Classics Illustrated #6: The Scarlet Letter The Scarlet Letter

Classics Illustrated Graphic Novels

Nathaniel Hawthorne, adapted by P. Craig Russell; Illustrated by Jill Thompson





56 Pages



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D. H. Lawrence said that there could be no more perfect work of the American imagination than The Scarlet Letter, which makes it ideal material for Classics Illustrated.

Upon finishing The Scarlet Letter in 1850, Nathaniel Hawthorne read the manuscript to his wife, Sophia. "It broke her heart," Hawthorne later wrote, "and sent her to bed with a grievous headache, which I look upon as a triumphant success." The Scarlet Letter displays Hawthorne's lifelong preoccupation with the themes of secrecy and guilt, the conflict between intellectual and moral pride, and the lingering effects of Puritanism, the strict Protestant religion that flourished in New England in the 1600s. Among the most unified novels ever written, it is remarkable, too, for Hawthorne's painstakingly tight structure, and his rich lyrical language.


Praise for Classics Illustrated #6: The Scarlet Letter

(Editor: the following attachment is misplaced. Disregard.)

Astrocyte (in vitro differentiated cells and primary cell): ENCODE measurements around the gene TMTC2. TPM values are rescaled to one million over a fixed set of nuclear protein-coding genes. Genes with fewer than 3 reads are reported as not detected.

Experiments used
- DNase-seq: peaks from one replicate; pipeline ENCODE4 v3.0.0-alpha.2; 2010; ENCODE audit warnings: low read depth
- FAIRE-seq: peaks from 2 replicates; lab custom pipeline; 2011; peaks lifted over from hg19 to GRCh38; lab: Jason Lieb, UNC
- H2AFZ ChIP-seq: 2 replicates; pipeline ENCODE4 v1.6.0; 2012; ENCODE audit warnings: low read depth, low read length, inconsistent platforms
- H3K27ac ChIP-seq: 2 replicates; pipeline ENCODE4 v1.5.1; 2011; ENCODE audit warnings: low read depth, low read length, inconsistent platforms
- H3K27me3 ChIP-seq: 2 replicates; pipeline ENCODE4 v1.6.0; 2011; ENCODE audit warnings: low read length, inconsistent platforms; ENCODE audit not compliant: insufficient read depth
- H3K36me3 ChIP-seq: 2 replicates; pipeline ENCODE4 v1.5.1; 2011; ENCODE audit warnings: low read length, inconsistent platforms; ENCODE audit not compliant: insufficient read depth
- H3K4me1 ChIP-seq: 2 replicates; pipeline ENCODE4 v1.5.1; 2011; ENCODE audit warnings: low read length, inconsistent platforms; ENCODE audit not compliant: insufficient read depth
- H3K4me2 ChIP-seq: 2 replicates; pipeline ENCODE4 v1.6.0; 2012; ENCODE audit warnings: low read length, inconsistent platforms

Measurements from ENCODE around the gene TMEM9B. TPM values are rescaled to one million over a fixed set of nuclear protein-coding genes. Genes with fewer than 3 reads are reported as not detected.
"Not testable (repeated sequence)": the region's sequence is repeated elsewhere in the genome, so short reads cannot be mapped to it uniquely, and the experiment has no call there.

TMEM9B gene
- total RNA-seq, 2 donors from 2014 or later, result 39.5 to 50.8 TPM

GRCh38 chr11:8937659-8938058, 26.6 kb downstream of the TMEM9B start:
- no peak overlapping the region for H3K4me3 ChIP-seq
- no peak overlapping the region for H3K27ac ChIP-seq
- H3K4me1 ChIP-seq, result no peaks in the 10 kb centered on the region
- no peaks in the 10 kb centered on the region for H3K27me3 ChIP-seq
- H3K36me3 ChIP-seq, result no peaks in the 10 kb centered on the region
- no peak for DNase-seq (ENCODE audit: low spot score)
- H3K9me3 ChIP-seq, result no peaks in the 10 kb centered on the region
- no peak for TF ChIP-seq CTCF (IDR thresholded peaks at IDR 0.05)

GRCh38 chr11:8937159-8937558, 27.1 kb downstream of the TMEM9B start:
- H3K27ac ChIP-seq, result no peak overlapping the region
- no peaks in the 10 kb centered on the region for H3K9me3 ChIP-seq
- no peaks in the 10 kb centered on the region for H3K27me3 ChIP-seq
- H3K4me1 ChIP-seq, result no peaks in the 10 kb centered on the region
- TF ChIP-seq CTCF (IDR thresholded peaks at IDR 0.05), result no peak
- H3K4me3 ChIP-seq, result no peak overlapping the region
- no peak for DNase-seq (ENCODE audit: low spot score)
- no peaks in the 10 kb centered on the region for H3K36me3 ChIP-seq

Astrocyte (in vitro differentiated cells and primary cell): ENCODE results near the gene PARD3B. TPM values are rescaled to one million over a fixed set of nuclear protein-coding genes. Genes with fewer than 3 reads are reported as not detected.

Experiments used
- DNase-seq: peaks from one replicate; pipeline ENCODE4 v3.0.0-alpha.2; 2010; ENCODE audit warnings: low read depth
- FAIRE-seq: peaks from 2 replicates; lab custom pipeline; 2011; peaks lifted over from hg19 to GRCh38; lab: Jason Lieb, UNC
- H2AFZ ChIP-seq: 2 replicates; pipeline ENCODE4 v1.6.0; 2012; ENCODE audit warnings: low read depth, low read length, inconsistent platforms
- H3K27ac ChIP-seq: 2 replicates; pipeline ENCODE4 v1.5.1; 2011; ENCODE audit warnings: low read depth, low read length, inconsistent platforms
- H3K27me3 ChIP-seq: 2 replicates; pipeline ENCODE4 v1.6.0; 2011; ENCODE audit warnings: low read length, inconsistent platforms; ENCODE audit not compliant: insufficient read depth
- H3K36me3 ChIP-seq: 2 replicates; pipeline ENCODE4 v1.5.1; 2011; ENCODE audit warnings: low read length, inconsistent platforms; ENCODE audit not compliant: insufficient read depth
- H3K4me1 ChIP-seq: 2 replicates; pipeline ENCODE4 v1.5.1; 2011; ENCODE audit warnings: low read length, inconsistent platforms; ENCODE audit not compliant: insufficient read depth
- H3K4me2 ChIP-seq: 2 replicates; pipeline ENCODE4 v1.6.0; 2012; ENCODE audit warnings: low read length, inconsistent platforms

Praise for Classics Illustrated

"Children are more ruthless about what they consider entertaining. They don't love books because they think they should. They love stories that deliver, and Classics Illustrated always had the goods. Looks like it still does."—Newsweek

"Highly imaginative art and adaptations." — Diamond Galleries Scoop

"For those who may have grown up with the original Classics Illustrated, Papercutz's decision to resurrect the series will be welcome news."—Omnivoracious

"The remarkably detailed color illustrations open passages that words alone cannot convey. Recommended."—Library Media Connection

Reviews from Goodreads



  • Nathaniel Hawthorne, adapted by P. Craig Russell; Illustrated by Jill Thompson

  • P. Craig Russell is a multiple Harvey and Eisner award winner who began his work at Marvel and Eclipse Comics, where he wrote a popular adaptation of Oscar Wilde's play "Salome." Other works include "The Magic Flute" for NBM publishing along with Batman, Daredevil, Sandman, and Coraline, a best-selling adaptation of Neil Gaiman's picture book.

    Jill Thompson is one of the most well-known female comicbook artists in the industry today. Aside from her ongoing comic "Scary Godmother," Jill has illustrated for Marvel (Spiderman), DC Comics (Swamp Thing, Wonderwoman), Topps (The X-Files) and Bongo Comics (Bart Simpson's Treehouse of Horror).

  • Nathaniel Hawthorne